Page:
Chinese researchers find the OPPOSITE of what global warming theory predicts -- in a study of Antarctic ice 1978–2016

They found lots of ups and downs in sea ice extent but a significant trend towards MORE ice.

They were however mostly interested in what caused the fluctuations, in particular the very low ice cover in February 2011 and the big bounceback the year after.  They attributed it to variations in cloud cover. No mention of CO2

And they found that clouds had a COOLING effect, which is the exact opposite of what global warming theory says.  Warmists say that a warmer climate will produce more clouds -- which it well may do -- but then go on to say that the clouds will produce warming

They also note that trends in the Arctic are very different,  which rules out any global process being involved.  But by definition can you have ANY global process that does not include the poles?

The Contributions of Winter Cloud Anomalies in 2011 to the Summer Sea‐Ice Rebound in 2012 in the Antarctic

Yunhe Wang et al.


Antarctic sea‐ice extent exhibits a modest positive trend in the period of near four decades. In recent years, the fluctuation in Antarctic sea ice has been strengthened, including a decrease toward the lowest sea‐ice extent in February 2011 for the period of 1978–2016 and a strong rebound in the summer of 2012. The sea‐ice recovery mainly occurs in the Weddell Sea, Bellingshausen Sea, Amundsen Sea, southern Ross Sea, and the eastern Somov Sea. This study offers a new mechanism for this summertime sea‐ice rebound. We demonstrate that cloud‐fraction anomalies in winter 2011 contributed to the positive Antarctic sea‐ice anomaly in summer 2012.

The results show that the negative cloud‐fraction anomalies in winter 2011 related to the large‐scale atmospheric circulation resulted in a substantial negative surface‐radiation budget, which cooled the surface and promoted more sea‐ice growth. The sea‐ice growth anomalies due to the negative cloud forcing propagated by sea‐ice motion vectors from September 2011 to January 2012. The distribution of the sea‐ice anomalies corresponded well with the sea‐ice concentration anomalies in February 2012 in the Weddell Sea and eastern Somov Sea. Thus, negative cloud‐fraction anomalies in winter can play a vital role in the following summer sea‐ice distribution.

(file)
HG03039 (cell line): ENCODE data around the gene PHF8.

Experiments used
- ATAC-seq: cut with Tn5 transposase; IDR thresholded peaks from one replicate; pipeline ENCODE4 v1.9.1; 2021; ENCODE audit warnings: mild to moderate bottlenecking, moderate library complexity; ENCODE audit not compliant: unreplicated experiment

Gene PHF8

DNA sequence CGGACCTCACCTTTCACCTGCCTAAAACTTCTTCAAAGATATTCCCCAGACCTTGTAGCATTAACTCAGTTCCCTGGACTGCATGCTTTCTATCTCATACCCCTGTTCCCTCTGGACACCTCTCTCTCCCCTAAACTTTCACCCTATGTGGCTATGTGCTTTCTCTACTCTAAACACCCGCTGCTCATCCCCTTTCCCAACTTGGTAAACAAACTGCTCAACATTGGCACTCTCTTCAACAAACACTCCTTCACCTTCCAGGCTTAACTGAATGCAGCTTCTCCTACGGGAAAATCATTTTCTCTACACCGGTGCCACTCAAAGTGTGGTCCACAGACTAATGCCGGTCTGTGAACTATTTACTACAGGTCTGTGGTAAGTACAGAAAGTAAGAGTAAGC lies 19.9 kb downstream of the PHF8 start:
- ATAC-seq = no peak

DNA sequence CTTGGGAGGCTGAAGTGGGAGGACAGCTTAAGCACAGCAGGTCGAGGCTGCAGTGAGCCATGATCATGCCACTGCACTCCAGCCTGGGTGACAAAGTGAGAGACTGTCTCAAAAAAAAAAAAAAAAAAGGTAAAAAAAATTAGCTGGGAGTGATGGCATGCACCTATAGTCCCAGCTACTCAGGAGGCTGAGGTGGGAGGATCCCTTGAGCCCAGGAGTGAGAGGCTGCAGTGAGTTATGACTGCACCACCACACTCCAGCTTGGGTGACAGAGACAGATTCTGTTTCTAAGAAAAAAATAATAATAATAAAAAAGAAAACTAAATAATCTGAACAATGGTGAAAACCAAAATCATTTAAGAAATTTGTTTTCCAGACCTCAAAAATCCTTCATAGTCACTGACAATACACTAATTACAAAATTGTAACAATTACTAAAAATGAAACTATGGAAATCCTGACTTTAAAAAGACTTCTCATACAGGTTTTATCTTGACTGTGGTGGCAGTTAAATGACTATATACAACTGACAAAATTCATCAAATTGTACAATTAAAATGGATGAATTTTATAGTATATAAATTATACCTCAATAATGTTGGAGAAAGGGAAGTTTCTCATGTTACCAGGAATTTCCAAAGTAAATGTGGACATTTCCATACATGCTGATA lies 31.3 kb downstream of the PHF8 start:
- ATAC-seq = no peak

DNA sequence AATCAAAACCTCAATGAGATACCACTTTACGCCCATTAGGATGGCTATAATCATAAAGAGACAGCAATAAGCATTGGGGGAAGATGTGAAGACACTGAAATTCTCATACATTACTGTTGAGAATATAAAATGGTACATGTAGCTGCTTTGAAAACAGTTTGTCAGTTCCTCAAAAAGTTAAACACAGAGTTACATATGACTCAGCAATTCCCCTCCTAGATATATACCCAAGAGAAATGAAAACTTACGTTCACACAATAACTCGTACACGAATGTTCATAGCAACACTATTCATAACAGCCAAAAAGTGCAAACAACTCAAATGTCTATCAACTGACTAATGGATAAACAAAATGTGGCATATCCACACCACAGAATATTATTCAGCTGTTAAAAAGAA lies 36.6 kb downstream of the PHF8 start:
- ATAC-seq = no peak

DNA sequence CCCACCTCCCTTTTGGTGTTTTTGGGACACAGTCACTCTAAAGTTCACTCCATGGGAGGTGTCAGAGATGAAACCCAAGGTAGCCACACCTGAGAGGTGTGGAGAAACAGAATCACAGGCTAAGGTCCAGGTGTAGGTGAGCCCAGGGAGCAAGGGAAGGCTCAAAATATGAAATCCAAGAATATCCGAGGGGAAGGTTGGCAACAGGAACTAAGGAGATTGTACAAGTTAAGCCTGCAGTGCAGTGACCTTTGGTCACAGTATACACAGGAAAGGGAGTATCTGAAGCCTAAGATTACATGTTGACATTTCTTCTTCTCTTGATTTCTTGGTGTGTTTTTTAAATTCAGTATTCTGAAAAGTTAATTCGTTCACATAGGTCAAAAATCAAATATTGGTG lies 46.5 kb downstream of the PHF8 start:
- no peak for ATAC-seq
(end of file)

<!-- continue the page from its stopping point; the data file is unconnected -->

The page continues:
Contrasting to Arctic sea ice, which has decreased in all seasons and at nearly all locations (Comiso et al.,2017; Liu, Lin, Kong, et al., 2016; Liu, Lin, Wang, et al., 2016; Wang et al., 2018), the sea‐ice extent (SIE)around Antarctica has displayed a marked seasonal cycle (Polvani & Smith, 2013) and a modest, but statis-tically significant, positive trend since 1979 (Hobbs et al., 2016; Holland, 2014; Simmonds, 2015). Also, different regional trend distributions exist in Antarctic sea‐ice with rapid sea‐ice loss in the Amundsen Sea and Bellingshausen Sea, while significant and moderate ice gain in the Ross Sea and Weddell Sea, respectively. Large cancellations from different sectors have resulted in a net positive trend in the Antarctic totalSIE (Parkinson & Cavalieri, 2008).However, the causes of the Antarctic sea‐ice expansion remain a matter of debate, which could be caused by anthropogenic and natural factors. Some mechanisms have been suggested. Liu and Curry (2010) suggested that increased precipitation in the warming climate is an attributable factor for the current Antarctic sea‐icegrowth. In an ice‐ocean modeling study, Zhang (2014) suggested that strengthened westerlies increasesea‐ice volume by producing more ridged ice, which leads to sea ice more resilient to melting. There wasa hypothesis that increased surface freshwater from the Antarctic continent and enhanced snowfall promotesea‐ice expansion by stabilizing the upper water column (Rignot et al., 2013), which increases upper‐oceanstratification and suppresses oceanic heat transport (Bintanja et al., 2013; Liu & Curry, 2010). In addition,the dipole pattern of the Pacific sector, combined with increasing sea ice in the Ross Sea and decreasingice in the Bellingshausen Sea, has been ascribed to strengthening the Amundsen Sea low (Clem & Fogt,2015; Fogt et al., 2012; Meehl et al., 2016; Raphael et al., 2016; Turner et al., 2016). Moreover, these sea‐ice trend patterns around Antarctica have been attributed to interdecadal variability (Fan et al., 2014;Gagné et al., 2015), sea‐surface temperature warming in the tropical Pacific (Clem & Fogt, 2015), andatmospheric intrinsic variability in the Antarctic (Turner et al., 2016

Journal of Geophysical Research: Atmospheres 2018, Volume 124, Issue 6

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